A native of Natick, Ms. Sullivan began her postal career at the Medfield post office on April Fool’s Day in 1986. President Ronald Reagan sat in the Oval Office, and a first-class stamp cost 22 cents. She worked for 16 years as a retail clerk, a financial clerk, a bulk-mail tech, and a customer and delivery supervisor before she arrived on Martha’s Vineyard in 2001 to take the job of Chilmark postmaster. In 2005 she transferred to West Tisbury.

Chilmark Postmaster Joe Massua is retiring.
Chilmark Postmaster Joe Massua is retiring.

Mr. Massua, a native of Everett, began working for the post office in Randolph in 1986 as a letter carrier. In 1993, he moved to Hyannis, where he began working in management. In 1998 the postal service asked him to move to Martha’s Vineyard to take the helm of the Vineyard Haven post office.

Mr. Massua said he arrived at the end of October, and the Island was very, very quiet. “Back then it was dead here, and I wondered what I got myself into,” he told The Times in a telephone conversation Monday. “But I fell in love with the place. I stayed, and here I am.”

Mr. Massua moved to the Chilmark post office last year. Compared with the pace in Vineyard Haven, it was something of a rest.

Mr. Massua said he has no immediate plans for his retirement beyond relaxing and staying busy. “It’s been a great experience, and I’m glad I’ve met so many great people,” he said.

Ms. Sullivan looks forward to spending more time with her granddaughter, bicycling, reading, and walking her dogs. Beachgoing and fishing top her list of retirement activities.

“I’m fortunate to have been a part of the MV Surfcasters since I moved here by myself,  knowing no one here at the time,” she said. “I’m now on the Martha’s Vineyard Striped Bass and Bluefish Derby committee, and have met wonderful friends.”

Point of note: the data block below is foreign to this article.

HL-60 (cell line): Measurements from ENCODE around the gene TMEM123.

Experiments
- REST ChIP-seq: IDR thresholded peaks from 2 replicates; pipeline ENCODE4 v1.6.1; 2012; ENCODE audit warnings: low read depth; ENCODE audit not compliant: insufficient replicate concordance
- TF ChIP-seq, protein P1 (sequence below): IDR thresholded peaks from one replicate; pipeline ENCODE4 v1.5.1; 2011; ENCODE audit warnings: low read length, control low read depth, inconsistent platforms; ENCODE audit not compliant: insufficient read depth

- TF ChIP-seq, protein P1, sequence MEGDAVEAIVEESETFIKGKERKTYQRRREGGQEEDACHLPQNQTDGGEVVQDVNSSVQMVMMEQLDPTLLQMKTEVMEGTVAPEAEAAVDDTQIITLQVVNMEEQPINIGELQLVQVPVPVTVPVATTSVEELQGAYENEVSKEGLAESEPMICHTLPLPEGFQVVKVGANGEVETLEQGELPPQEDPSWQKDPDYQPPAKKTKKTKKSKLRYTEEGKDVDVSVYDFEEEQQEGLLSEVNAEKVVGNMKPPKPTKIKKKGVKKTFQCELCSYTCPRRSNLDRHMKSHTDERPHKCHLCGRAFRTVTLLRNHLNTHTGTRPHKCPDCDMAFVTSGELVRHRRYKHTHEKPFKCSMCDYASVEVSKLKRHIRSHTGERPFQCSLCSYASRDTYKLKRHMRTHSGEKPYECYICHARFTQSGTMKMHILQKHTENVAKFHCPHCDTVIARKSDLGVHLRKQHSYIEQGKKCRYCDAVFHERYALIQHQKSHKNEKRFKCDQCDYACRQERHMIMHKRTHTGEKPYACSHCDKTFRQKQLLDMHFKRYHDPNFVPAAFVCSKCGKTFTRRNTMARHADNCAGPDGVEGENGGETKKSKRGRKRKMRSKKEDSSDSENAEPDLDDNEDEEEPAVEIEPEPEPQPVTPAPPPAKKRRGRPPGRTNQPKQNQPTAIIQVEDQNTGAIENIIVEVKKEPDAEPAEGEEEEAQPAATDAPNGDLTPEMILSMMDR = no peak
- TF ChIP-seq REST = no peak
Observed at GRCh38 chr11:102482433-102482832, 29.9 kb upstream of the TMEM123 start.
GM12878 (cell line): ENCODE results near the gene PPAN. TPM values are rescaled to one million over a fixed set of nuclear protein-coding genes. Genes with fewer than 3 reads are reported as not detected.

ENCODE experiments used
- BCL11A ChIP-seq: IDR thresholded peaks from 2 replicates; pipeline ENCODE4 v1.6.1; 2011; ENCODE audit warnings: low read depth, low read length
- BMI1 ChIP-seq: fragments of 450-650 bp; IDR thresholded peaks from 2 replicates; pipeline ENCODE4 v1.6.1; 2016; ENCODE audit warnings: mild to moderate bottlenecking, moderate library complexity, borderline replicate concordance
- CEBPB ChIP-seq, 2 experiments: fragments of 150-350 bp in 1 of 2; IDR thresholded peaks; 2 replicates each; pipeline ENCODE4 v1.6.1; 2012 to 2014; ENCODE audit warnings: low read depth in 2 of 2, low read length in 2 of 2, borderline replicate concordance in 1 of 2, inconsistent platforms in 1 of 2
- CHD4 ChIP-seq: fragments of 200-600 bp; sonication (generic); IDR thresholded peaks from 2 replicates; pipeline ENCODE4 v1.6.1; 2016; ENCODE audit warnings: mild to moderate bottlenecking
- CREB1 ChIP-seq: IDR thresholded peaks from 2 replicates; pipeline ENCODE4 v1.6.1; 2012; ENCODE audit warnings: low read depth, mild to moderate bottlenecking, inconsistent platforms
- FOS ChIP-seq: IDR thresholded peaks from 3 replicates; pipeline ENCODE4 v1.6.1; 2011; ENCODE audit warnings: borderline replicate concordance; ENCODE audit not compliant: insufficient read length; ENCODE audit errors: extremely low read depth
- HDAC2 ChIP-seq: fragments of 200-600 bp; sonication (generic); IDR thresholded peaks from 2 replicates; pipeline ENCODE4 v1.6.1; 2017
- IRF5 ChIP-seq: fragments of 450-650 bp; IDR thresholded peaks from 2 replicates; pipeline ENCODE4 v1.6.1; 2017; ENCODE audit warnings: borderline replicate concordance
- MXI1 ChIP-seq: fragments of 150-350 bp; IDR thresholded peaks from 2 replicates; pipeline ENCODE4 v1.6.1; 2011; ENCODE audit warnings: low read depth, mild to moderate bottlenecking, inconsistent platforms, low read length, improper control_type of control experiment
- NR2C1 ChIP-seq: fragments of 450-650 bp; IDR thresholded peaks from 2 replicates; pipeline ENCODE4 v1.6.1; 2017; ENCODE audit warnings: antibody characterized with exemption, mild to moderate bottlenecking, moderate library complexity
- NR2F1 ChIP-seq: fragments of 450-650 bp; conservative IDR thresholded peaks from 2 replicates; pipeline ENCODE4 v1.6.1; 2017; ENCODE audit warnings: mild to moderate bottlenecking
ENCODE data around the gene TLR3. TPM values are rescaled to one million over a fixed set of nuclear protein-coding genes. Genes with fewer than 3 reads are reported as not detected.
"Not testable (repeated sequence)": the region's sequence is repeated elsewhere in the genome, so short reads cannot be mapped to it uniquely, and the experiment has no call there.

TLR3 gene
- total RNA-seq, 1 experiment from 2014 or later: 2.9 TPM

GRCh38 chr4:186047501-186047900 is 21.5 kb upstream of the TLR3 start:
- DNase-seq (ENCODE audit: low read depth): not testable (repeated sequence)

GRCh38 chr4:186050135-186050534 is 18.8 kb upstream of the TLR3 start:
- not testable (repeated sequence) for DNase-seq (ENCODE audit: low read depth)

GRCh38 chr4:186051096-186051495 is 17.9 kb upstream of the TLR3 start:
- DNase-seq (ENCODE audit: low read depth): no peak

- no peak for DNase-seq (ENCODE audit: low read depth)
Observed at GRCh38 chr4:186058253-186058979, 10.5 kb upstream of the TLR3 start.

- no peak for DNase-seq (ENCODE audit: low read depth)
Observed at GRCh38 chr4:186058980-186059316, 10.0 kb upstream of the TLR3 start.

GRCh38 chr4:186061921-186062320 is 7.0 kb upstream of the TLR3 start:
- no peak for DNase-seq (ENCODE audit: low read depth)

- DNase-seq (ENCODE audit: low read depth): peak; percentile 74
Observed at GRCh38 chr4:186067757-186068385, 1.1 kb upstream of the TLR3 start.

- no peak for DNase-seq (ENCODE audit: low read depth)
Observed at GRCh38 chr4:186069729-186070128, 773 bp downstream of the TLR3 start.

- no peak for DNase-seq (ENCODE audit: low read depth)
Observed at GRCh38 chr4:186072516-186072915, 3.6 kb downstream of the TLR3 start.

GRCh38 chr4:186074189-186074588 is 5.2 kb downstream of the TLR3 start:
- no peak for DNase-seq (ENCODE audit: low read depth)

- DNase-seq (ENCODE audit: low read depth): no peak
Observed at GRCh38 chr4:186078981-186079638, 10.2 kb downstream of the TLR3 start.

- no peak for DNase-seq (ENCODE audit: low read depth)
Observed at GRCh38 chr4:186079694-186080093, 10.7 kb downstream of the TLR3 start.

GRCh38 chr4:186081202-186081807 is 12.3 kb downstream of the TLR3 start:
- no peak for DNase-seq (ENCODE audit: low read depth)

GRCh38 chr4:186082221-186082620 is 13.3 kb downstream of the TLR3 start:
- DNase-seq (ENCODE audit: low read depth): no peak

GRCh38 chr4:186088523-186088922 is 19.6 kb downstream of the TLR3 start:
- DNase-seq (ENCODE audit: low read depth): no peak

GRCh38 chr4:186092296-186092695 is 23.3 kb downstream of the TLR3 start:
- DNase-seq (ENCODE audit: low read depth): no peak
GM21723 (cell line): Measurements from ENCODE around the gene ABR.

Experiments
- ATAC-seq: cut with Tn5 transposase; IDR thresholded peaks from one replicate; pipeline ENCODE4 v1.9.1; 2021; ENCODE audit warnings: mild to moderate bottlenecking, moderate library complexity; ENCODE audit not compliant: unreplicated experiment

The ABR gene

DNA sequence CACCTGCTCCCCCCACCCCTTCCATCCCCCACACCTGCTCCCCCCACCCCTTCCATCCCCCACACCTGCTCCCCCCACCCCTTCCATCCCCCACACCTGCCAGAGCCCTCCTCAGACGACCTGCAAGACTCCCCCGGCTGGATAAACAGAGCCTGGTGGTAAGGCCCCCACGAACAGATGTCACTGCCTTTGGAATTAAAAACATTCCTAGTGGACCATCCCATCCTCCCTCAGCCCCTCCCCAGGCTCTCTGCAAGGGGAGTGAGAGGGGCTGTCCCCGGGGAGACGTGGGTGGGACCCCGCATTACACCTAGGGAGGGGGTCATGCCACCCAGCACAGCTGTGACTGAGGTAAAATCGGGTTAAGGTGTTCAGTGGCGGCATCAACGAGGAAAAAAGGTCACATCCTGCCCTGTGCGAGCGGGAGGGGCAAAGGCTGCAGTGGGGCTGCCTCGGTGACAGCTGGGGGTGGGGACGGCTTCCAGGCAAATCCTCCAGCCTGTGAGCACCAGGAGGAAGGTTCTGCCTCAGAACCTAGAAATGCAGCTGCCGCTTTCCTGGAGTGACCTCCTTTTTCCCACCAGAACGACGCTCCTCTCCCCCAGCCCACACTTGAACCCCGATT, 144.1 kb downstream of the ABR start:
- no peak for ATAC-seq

Postal privacy rules keep Ms. Sullivan from recounting the details of many of the memorable moments from her years on the job, but not her sense of gratitude to the community.

“The memory I will carry with me when I leave is the pleasure I’ve had this holiday season with my customers, the sweet sendoff Skipper [Manter] gave me at the West Tisbury town Christmas party with Shari and Diane, my co-workers,” she said in an email to The Times. “Community means everything, and you all have shared that with me. Thank you and see you on the beach. Tight lines!”

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John Early accepts the 2014 Spirit of the Vineyard Award from Hospice of Martha's Vineyard executive director Terre Young.

John Early of West Tisbury has worn many hats over a long career of public service. On Friday afternoon, friends, colleagues, and well-wishers packed the West Tisbury library community room to honor Mr. Early and present him with the Spirit of the Vineyard Award.

Hospice of Martha’s Vineyard presents the award annually “to a person who has served for one or more nonprofit organizations on the island, and whose work has made a difference to individuals and the community as a whole.”

Well known Island lawyer Ron Rappaport of Chilmark praised John Early's sense of public service. — Photo by Rich Saltzberg
Well known Island lawyer Ron Rappaport of Chilmark praised John Early’s sense of public service. — Photo by Rich Saltzberg

In his remarks, well-known Island lawyer and West Tisbury town counsel Ron Rappaport, a fellow recipient of the Spirit of the Vineyard Award, described Mr. Early’s community service résumé.

The long list included 30 years on the West Tisbury board of selectmen; 20 years as a member of the Martha’s Vineyard Commission, often serving as chairman; 40 years as a member of the West Tisbury Fire Department; one of the founders of Vineyard House; president of Island Elderly Housing; and a member at various times of the town hall building committee, school building committee, bicycle path committee, and library building committee.

Mr. Rappaport described Mr. Early, president of the highly respected  John G. Early construction company, as an excellent employer. Reciting lines he wrote as a tribute to Mr. Early in a West Tisbury town report, Mr. Rappaport said, “John Early’s tenure as a selectman was marked by decency, common sense, and respect for his fellow citizens.”

Mr. Rappaport said Mr. Early had contributed greatly to the town’s growth and modernization, and followed in the path of other respected Island leaders that included Herbert Hancock of Chilmark and Ted Morgan of Edgartown.